July 1, 2015

“The Federation City”

Filed under: found in the archives — Tags: — susanwoodland @ 2:57 pm
Mrs.

Mrs. Louis Morberg with a 1961 Federation City Map

Through its history, Federation issued maps showing the range of their affiliated agencies across the New York metropolitan area. Some iterations were closely based on earlier maps and were simple updates. In 1961 a stylized version of the New York City map became the basis of a design overhaul; this version was updated a few times in the 1970s, with further updates probably through the 1980s.  The different versions of these maps that have turned up in the collection during processing have been digitized and made available online.

Federation City map, circa 1970s

Federation City map, circa 1970s

The map above, undated but clearly from the 1970s, was selected as the starting point for an interactive map of Federation agencies. We chose to maintain the stylized look of this map, which is not to scale, and have therefore not used strict global positioning of the pins on the map. Instead, the pins, each representing one location of a specific agency, are located generally in the correct part of a borough or in the general vicinity of its location in an outlying county around New York City.  Federation’s reach eventually extended to Westchester, Long Island and New Jersey, particularly for summer camps and other facilities responding to a community need, and this is reflected in the map.

We extracted a large amount of data from the collection itself, primarily addresses of the agencies and the dates of their affiliation with Federation – this information was readily available in the voluminous annual agency budget files processed early in the project and which you may remember from earlier posts.  We have also included histories of many of the agencies, with information pulled from various publications and files in the collection, which appear in pop-ups when you click on a specific agency.  Where photographs of the agency buildings exist, they have been added to the histories. Before the end of the project we plan to add more histories and photos as they are available. Until an agency has a linked history, just the name of the agency will appear when you click on the pin or when you click on the name on the sidebar.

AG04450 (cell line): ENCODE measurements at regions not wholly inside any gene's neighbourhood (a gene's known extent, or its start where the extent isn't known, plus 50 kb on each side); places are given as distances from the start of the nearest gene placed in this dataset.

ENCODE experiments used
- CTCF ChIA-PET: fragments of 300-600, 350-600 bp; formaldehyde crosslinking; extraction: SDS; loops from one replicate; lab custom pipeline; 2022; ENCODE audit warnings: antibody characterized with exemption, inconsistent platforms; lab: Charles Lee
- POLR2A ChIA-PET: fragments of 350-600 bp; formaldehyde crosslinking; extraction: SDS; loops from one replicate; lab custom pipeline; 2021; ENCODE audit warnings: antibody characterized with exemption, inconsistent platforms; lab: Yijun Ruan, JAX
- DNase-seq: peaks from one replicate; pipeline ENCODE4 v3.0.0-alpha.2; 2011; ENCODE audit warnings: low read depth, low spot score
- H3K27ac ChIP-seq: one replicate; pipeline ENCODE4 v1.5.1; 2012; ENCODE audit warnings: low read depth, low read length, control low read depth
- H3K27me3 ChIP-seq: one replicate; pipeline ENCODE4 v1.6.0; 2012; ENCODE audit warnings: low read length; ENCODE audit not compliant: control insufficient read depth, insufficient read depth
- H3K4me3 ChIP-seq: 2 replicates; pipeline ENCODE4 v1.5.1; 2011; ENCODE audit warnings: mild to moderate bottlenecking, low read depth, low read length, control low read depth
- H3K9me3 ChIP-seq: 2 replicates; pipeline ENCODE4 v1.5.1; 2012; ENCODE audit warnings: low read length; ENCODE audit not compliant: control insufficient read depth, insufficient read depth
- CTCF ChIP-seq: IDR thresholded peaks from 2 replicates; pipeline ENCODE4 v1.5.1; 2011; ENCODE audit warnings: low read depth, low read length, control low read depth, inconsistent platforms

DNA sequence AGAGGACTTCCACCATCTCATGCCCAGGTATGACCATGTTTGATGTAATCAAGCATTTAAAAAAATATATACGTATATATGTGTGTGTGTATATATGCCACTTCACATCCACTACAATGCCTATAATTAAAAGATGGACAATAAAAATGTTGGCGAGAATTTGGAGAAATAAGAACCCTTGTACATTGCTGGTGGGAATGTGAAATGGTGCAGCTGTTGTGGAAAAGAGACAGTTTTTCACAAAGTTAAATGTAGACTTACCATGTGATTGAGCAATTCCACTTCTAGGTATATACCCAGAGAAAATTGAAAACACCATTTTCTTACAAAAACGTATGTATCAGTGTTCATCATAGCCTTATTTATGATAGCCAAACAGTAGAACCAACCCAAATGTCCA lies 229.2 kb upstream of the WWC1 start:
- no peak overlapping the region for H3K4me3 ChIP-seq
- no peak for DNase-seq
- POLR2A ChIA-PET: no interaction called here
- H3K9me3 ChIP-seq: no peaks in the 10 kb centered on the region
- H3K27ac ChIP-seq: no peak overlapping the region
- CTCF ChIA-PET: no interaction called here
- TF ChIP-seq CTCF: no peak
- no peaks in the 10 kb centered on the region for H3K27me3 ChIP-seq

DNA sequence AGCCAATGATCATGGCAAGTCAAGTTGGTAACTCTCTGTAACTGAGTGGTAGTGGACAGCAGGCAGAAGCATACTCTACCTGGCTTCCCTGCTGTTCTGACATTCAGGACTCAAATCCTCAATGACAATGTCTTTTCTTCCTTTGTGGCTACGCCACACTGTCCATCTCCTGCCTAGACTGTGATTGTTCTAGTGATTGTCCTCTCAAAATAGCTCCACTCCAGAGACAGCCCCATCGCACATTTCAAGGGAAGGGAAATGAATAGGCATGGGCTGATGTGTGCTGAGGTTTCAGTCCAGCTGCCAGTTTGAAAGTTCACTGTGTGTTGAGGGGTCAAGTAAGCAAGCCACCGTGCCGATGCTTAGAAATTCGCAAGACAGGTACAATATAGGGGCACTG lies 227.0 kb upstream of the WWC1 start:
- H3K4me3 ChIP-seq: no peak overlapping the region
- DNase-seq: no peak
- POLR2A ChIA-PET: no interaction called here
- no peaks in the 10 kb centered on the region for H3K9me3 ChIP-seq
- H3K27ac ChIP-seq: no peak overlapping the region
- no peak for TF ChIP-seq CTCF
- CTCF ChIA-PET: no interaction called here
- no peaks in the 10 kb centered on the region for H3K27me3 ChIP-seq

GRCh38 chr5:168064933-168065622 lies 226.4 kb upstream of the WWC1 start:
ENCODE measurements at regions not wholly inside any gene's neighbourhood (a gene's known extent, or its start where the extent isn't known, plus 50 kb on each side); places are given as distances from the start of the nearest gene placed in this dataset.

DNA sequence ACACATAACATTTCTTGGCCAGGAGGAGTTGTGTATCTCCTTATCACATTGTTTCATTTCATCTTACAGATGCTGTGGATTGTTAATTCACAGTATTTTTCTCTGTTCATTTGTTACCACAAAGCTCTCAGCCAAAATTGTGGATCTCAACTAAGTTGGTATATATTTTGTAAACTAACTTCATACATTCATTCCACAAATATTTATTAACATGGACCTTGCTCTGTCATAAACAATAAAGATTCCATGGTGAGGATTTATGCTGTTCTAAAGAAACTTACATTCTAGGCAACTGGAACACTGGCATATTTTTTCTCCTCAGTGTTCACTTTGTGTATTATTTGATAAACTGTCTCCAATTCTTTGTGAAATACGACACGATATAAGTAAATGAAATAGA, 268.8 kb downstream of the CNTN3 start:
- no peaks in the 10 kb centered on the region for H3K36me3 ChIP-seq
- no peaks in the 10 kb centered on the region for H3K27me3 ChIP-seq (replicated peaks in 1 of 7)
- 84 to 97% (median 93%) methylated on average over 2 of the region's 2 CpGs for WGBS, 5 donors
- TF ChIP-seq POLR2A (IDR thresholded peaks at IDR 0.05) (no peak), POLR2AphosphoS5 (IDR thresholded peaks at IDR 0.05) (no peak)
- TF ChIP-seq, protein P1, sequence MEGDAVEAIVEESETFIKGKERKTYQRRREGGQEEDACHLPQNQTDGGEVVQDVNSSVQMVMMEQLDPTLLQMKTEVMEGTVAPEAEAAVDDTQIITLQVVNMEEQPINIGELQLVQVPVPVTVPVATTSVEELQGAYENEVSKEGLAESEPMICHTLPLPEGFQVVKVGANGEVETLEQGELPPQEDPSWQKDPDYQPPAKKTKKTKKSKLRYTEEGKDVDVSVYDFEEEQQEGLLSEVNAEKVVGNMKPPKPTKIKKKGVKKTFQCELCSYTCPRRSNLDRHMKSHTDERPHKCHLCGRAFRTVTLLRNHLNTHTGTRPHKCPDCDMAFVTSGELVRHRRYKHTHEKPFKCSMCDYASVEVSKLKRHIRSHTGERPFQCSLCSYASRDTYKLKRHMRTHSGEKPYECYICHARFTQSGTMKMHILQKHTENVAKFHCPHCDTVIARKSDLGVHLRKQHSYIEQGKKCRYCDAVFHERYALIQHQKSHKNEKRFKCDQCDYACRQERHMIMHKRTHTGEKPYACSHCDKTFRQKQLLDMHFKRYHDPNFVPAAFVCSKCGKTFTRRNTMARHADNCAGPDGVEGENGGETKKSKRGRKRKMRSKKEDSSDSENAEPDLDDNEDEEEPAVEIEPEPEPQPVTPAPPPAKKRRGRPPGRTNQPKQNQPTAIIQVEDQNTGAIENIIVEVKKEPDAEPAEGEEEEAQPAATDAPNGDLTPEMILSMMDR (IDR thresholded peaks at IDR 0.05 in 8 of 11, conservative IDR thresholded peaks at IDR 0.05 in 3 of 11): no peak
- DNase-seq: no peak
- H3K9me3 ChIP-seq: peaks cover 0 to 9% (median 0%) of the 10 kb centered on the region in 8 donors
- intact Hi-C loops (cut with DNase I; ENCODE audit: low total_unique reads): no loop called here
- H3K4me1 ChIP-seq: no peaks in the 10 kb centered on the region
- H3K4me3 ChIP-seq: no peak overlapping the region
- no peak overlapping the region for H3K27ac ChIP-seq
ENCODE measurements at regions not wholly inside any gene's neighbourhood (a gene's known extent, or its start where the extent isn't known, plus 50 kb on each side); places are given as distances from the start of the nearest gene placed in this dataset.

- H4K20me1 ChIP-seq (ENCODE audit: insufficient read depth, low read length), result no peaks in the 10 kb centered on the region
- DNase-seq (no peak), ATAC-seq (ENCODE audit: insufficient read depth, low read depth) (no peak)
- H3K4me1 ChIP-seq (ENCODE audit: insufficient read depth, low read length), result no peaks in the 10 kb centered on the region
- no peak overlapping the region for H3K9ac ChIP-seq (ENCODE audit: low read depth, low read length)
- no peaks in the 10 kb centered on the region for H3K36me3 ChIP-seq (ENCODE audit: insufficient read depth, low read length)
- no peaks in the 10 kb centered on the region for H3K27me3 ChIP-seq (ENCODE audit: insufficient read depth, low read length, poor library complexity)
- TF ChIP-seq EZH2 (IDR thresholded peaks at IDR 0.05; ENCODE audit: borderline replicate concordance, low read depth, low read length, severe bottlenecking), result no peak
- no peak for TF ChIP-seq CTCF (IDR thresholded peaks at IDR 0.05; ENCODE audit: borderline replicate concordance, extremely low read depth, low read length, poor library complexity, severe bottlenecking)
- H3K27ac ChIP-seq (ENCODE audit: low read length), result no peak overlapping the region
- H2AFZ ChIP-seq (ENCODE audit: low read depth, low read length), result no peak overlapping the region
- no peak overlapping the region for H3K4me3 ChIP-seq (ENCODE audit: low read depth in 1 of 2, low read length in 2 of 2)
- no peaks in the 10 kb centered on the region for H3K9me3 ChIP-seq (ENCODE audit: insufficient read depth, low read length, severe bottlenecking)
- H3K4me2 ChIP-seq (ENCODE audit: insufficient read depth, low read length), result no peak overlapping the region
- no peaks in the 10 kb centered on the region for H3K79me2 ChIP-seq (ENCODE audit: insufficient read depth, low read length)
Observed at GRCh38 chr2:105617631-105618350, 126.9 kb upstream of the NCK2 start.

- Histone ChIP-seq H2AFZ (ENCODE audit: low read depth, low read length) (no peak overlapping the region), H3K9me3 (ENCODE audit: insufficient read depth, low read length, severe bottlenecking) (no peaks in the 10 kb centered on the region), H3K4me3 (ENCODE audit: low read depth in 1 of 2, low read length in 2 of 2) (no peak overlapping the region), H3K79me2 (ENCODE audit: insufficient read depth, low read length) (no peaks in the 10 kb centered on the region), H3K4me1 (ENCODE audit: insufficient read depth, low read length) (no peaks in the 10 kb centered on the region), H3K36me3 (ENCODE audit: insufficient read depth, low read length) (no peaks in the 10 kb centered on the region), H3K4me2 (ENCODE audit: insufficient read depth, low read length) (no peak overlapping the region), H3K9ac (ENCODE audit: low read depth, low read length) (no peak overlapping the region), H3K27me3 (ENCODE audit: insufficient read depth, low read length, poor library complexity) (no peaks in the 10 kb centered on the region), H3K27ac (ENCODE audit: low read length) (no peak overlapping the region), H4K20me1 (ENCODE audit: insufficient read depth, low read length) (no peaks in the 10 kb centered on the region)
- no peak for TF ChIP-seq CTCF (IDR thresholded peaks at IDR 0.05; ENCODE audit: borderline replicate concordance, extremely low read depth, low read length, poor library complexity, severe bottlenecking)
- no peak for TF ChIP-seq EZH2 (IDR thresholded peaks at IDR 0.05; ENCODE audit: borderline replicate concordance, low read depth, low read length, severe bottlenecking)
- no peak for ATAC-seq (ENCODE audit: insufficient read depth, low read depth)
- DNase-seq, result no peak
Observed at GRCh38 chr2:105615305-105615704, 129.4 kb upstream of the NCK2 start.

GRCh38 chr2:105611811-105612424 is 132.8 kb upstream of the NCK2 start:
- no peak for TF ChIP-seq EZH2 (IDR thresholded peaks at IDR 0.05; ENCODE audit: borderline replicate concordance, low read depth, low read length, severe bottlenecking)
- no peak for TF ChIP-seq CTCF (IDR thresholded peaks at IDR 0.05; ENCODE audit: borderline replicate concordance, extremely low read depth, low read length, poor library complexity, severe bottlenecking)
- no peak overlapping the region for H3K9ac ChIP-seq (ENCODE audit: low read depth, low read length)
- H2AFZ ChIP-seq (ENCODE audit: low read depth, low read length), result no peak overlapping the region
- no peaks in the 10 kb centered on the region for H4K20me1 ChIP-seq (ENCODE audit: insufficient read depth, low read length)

Working with our website developers, A+R Media Studio, LLC, has been an exciting experience, not least because of the enhancements they suggested that have made the map even more interactive than originally planned.

When you play around with the map, make sure to adjust the timeline across the bottom.  If you set it on the shortest date range and start it all the way to the left, press the arrow to start an animated picture of Federation’s growth and reach during the 20th century. If you set the timeline for the longest date range, and filter the categories on the sidebar on the left to “select all”, you will see all of the agencies through all of Federation’s history. Click on an agency name on the sidebar to see where it is on the map.  Or click on a pin on the map to see the name of the agency.

We hope you will agree that this map works as a visual reminder of how large an impact Federation has had in the field of social services throughout New York City, and how that impact grew over time.